I’ve been blessed to have seen Boracay before it turned into the seaside shopping mall it is today. There was no electricity yet and the only accommodations were nipa huts on the beach. I went to Anawangin when few people knew about it. There were no structures on the beach, not even a sari-sari store. I went to Siargao when it was visited only by the most avid surfers, when there were no direct flights and even the Surigao airport was closed. Even the Bohol of 7 years ago is very different from the Bohol now. There are few remaining places in the country where you don’t have to pay a premium for peace and quiet. It is nearly impossible to find one during the summer months. Are there any truly isolated Oases left?
I just spent one week re-arranging my bedroom furniture and am currently in the process of putting everything back in the cabinets. Its still far from looking liveable, so I’m not taking pictures yet. Meanwhile, I’m selling my desk and replacing it with a drafting table and filing cabinet. I think that would be the best use of my space. It would also save me from drafting on the dining table and having to clear everything up come meal time.
I spent the evening sewing buttons back on a cushion after I had its cover washed. The cushion belongs to my giant chair. It was my 1st investment on furniture, a big blue round rattan chair with a squashy green cushion. I bought it a few years ago, right when I was supposed to be saving for my backpacking trip across Southeast Asia. It went on sale and I couldn’t resist it. The chair is actually way too big for my room and is the main reason why I can’t upgrade to a bigger bed but I was in love with that chair for 2 years before it went on sale. Somehow, its size and shape and squashy cushion makes it the comfiest chair ever. When you sit on it, you don’t want to get up and twice I’ve actually fallen asleep in it. Lambchop couldn’t resist it either and made my sewing even more challenging by lying down on the cushion. Its not even on the chair yet, but it looks like its a pretty good dog bed judging from how quickly he fell asleep even as I was flipping part of the cushion to sew a button. Now I’m jealous and want to curl up on a giant cushion and fall asleep myself.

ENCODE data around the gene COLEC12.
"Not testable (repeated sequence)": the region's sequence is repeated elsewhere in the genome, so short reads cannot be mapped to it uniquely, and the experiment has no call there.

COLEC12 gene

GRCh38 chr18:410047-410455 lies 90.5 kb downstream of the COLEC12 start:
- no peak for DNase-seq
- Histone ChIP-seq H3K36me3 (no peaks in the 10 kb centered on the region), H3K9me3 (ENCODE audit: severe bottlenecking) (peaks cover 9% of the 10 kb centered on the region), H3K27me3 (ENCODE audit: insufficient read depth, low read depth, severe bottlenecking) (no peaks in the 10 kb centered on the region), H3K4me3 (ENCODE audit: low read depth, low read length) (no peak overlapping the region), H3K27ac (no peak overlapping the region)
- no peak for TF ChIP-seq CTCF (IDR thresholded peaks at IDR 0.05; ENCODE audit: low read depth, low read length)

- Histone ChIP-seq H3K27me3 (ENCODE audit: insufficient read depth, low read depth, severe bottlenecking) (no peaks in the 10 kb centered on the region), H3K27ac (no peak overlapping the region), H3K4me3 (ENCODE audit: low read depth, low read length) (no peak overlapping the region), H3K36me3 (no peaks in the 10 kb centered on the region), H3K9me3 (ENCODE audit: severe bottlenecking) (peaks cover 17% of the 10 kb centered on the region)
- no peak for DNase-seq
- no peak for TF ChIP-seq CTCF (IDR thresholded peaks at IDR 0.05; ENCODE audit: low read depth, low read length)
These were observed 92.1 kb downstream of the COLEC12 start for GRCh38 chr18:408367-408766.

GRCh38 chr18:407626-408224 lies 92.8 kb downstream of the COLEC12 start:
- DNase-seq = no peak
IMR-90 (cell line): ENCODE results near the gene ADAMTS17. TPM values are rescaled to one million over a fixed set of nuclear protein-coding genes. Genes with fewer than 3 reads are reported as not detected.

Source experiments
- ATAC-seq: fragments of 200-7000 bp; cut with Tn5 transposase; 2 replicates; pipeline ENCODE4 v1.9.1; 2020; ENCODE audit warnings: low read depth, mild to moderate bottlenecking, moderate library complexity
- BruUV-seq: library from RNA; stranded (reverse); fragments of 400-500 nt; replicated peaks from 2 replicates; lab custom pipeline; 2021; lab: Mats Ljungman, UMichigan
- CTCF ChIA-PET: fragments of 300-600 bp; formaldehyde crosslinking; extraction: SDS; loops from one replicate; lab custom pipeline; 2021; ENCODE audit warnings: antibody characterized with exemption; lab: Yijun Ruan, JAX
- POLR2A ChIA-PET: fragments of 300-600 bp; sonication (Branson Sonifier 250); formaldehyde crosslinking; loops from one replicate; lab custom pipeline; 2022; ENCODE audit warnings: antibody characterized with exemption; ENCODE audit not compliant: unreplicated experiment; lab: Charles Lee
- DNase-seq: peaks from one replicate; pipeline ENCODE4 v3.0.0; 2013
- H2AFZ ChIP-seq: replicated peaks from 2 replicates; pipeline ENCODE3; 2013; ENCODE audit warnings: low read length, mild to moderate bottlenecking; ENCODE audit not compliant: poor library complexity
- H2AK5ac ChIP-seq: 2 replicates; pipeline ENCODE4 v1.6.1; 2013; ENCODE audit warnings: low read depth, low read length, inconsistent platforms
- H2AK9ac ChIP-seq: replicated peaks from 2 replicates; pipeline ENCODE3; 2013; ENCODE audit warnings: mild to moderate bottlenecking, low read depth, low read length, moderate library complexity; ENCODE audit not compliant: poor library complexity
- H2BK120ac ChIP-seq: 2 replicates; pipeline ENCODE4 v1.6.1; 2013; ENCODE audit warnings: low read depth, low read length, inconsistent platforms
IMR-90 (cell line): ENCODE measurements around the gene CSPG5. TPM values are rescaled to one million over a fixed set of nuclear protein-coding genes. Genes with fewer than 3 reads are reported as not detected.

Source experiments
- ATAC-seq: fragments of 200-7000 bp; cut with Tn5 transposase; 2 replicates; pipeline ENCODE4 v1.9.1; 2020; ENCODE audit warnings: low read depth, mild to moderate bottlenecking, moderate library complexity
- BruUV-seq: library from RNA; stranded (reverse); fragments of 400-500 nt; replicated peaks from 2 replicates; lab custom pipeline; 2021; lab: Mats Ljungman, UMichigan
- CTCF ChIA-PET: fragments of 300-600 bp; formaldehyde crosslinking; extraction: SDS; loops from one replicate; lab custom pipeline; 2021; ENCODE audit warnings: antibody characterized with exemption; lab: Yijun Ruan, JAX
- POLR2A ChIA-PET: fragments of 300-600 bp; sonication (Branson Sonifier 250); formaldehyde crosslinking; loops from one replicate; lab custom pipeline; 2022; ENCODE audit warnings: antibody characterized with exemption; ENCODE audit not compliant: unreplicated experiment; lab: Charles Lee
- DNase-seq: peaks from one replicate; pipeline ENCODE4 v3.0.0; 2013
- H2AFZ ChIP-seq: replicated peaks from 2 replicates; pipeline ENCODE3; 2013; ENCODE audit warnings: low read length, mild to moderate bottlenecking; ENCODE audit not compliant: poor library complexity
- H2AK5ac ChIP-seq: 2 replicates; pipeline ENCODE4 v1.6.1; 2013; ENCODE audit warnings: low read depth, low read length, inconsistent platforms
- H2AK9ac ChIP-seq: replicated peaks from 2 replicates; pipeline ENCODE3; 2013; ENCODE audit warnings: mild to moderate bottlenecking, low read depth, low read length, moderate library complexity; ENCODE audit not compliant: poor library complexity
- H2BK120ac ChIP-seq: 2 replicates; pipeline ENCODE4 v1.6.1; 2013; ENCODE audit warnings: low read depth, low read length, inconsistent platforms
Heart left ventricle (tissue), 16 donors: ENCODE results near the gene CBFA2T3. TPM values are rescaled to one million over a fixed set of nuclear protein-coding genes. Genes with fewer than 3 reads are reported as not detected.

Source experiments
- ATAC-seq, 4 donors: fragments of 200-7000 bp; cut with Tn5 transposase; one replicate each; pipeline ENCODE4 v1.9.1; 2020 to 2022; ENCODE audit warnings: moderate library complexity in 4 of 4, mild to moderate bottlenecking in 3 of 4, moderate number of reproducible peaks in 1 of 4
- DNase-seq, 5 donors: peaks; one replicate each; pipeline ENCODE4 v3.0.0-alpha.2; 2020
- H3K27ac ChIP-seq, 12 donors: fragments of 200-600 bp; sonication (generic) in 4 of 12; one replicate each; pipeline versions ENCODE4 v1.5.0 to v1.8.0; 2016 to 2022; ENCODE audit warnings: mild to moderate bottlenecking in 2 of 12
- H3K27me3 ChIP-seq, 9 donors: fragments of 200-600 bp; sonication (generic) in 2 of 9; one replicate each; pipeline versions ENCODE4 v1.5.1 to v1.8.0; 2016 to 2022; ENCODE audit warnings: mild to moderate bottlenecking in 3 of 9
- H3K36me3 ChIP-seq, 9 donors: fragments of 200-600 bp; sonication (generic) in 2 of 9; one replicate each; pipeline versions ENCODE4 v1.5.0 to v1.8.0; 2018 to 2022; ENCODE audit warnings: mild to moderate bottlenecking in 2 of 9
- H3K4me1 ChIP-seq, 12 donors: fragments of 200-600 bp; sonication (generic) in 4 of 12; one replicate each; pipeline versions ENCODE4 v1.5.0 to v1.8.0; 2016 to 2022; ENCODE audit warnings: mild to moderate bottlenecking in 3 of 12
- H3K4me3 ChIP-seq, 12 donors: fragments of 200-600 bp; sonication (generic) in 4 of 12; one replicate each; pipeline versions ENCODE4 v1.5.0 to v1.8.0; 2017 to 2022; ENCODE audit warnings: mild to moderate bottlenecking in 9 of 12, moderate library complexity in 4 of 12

If these cupcakes look familiar, that’s because these are the same cupcakes I served on my birthday/table setting finals. These are the first desserts I’ve actually priced. There’s still room for improvement. That banana chip on top stales in the refrigerator and its the first time I’ve used proper frosting tools. I’m still getting the hang of it. I think its too complicated for my plan to sell baked stuff during the holidays. I’ll probably stick to cookies. But they’re oh so yummy! Just in case, these are P400 per dozen cupcakes.